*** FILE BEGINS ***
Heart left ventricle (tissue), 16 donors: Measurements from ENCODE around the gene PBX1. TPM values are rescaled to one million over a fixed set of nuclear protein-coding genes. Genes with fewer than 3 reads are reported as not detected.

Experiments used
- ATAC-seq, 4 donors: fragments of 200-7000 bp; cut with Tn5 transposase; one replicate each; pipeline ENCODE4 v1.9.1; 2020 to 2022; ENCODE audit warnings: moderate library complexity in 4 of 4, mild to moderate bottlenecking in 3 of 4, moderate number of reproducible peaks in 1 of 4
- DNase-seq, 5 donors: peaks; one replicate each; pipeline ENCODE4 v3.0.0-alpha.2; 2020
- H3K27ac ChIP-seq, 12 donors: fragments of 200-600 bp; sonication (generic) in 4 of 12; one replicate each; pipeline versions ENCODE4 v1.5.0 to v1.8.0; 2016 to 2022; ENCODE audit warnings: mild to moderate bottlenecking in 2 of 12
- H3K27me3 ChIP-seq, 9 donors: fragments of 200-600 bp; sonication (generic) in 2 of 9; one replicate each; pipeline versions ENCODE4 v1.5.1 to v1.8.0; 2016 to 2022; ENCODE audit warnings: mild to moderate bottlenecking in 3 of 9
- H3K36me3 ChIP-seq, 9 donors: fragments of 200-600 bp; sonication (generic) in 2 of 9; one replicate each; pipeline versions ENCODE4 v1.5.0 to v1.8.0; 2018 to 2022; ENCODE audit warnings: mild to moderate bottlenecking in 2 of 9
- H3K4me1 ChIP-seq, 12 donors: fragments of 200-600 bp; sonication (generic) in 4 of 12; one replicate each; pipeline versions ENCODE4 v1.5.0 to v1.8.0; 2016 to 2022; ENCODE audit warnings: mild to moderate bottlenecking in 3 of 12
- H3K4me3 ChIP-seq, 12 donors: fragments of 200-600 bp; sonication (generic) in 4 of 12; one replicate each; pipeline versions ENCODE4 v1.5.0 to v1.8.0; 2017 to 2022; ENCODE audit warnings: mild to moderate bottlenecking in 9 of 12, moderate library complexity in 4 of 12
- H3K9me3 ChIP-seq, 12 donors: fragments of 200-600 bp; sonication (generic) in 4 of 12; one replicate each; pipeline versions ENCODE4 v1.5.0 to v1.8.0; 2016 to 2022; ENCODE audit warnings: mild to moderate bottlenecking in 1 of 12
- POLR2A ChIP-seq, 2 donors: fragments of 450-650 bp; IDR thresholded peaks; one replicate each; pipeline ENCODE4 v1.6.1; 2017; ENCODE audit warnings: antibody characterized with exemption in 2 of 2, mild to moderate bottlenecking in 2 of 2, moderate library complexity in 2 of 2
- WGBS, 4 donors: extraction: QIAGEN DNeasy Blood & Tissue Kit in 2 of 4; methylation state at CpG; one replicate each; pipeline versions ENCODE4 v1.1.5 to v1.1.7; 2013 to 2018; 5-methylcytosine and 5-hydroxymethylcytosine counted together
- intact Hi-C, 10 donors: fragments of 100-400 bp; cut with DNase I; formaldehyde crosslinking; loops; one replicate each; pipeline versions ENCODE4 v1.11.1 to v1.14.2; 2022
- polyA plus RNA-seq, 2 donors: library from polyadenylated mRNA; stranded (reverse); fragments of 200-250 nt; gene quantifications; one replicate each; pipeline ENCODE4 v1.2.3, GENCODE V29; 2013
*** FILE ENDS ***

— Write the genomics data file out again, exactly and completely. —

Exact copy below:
Heart left ventricle (tissue), 16 donors: Measurements from ENCODE around the gene PBX1. TPM values are rescaled to one million over a fixed set of nuclear protein-coding genes. Genes with fewer than 3 reads are reported as not detected.

Experiments used
- ATAC-seq, 4 donors: fragments of 200-7000 bp; cut with Tn5 transposase; one replicate each; pipeline ENCODE4 v1.9.1; 2020 to 2022; ENCODE audit warnings: moderate library complexity in 4 of 4, mild to moderate bottlenecking in 3 of 4, moderate number of reproducible peaks in 1 of 4
- DNase-seq, 5 donors: peaks; one replicate each; pipeline ENCODE4 v3.0.0-alpha.2; 2020
- H3K27ac ChIP-seq, 12 donors: fragments of 200-600 bp; sonication (generic) in 4 of 12; one replicate each; pipeline versions ENCODE4 v1.5.0 to v1.8.0; 2016 to 2022; ENCODE audit warnings: mild to moderate bottlenecking in 2 of 12
- H3K27me3 ChIP-seq, 9 donors: fragments of 200-600 bp; sonication (generic) in 2 of 9; one replicate each; pipeline versions ENCODE4 v1.5.1 to v1.8.0; 2016 to 2022; ENCODE audit warnings: mild to moderate bottlenecking in 3 of 9
- H3K36me3 ChIP-seq, 9 donors: fragments of 200-600 bp; sonication (generic) in 2 of 9; one replicate each; pipeline versions ENCODE4 v1.5.0 to v1.8.0; 2018 to 2022; ENCODE audit warnings: mild to moderate bottlenecking in 2 of 9
- H3K4me1 ChIP-seq, 12 donors: fragments of 200-600 bp; sonication (generic) in 4 of 12; one replicate each; pipeline versions ENCODE4 v1.5.0 to v1.8.0; 2016 to 2022; ENCODE audit warnings: mild to moderate bottlenecking in 3 of 12
- H3K4me3 ChIP-seq, 12 donors: fragments of 200-600 bp; sonication (generic) in 4 of 12; one replicate each; pipeline versions ENCODE4 v1.5.0 to v1.8.0; 2017 to 2022; ENCODE audit warnings: mild to moderate bottlenecking in 9 of 12, moderate library complexity in 4 of 12
- H3K9me3 ChIP-seq, 12 donors: fragments of 200-600 bp; sonication (generic) in 4 of 12; one replicate each; pipeline versions ENCODE4 v1.5.0 to v1.8.0; 2016 to 2022; ENCODE audit warnings: mild to moderate bottlenecking in 1 of 12
- POLR2A ChIP-seq, 2 donors: fragments of 450-650 bp; IDR thresholded peaks; one replicate each; pipeline ENCODE4 v1.6.1; 2017; ENCODE audit warnings: antibody characterized with exemption in 2 of 2, mild to moderate bottlenecking in 2 of 2, moderate library complexity in 2 of 2
- WGBS, 4 donors: extraction: QIAGEN DNeasy Blood & Tissue Kit in 2 of 4; methylation state at CpG; one replicate each; pipeline versions ENCODE4 v1.1.5 to v1.1.7; 2013 to 2018; 5-methylcytosine and 5-hydroxymethylcytosine counted together
- intact Hi-C, 10 donors: fragments of 100-400 bp; cut with DNase I; formaldehyde crosslinking; loops; one replicate each; pipeline versions ENCODE4 v1.11.1 to v1.14.2; 2022
- polyA plus RNA-seq, 2 donors: library from polyadenylated mRNA; stranded (reverse); fragments of 200-250 nt; gene quantifications; one replicate each; pipeline ENCODE4 v1.2.3, GENCODE V29; 2013